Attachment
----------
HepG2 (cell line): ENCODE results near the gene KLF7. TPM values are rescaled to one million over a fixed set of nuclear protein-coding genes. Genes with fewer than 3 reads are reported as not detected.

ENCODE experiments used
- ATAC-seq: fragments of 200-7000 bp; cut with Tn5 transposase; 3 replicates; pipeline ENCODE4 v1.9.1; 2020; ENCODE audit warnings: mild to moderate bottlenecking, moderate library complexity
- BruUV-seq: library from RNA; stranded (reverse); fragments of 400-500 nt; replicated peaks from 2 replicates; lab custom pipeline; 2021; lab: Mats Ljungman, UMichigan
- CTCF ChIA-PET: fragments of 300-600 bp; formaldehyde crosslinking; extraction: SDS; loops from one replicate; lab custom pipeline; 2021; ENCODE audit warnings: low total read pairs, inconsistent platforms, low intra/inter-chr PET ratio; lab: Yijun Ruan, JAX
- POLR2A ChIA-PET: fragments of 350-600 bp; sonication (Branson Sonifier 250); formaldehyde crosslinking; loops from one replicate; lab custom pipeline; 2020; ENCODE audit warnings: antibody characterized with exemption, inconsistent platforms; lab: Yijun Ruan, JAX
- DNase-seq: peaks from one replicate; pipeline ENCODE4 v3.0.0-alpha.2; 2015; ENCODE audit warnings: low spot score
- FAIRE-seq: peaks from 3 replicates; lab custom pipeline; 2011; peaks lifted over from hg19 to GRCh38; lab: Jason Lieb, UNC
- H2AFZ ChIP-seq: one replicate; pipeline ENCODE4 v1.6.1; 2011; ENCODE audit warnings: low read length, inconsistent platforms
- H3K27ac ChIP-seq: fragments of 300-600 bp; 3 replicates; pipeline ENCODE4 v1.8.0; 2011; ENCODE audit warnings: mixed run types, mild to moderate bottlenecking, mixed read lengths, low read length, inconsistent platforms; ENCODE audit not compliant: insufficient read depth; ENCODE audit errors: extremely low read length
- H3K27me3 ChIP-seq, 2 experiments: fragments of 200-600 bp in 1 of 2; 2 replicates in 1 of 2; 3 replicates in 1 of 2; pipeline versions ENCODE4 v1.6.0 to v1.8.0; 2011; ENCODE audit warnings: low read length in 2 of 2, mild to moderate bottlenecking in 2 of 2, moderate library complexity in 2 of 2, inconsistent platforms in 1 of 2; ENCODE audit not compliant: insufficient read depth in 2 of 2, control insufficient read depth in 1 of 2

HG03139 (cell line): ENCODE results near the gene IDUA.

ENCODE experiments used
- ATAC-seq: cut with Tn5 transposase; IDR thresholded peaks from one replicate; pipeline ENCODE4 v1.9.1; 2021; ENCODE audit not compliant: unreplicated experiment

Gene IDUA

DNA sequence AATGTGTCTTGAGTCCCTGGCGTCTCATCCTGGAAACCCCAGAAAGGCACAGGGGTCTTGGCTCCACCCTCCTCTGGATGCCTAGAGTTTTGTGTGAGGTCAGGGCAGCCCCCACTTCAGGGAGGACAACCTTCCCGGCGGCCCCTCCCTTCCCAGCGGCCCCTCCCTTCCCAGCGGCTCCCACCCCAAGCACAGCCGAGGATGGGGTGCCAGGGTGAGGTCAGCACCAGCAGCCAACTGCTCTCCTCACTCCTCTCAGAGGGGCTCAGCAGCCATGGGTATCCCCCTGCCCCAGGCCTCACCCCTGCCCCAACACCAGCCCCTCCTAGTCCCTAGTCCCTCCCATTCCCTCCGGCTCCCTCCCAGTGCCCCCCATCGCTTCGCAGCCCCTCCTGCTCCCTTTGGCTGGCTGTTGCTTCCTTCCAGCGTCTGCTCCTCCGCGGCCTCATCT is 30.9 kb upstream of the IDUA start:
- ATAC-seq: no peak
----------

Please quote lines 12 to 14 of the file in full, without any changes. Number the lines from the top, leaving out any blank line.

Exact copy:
HG03139 (cell line): ENCODE results near the gene IDUA.

ENCODE experiments used
- ATAC-seq: cut with Tn5 transposase; IDR thresholded peaks from one replicate; pipeline ENCODE4 v1.9.1; 2021; ENCODE audit not compliant: unreplicated experiment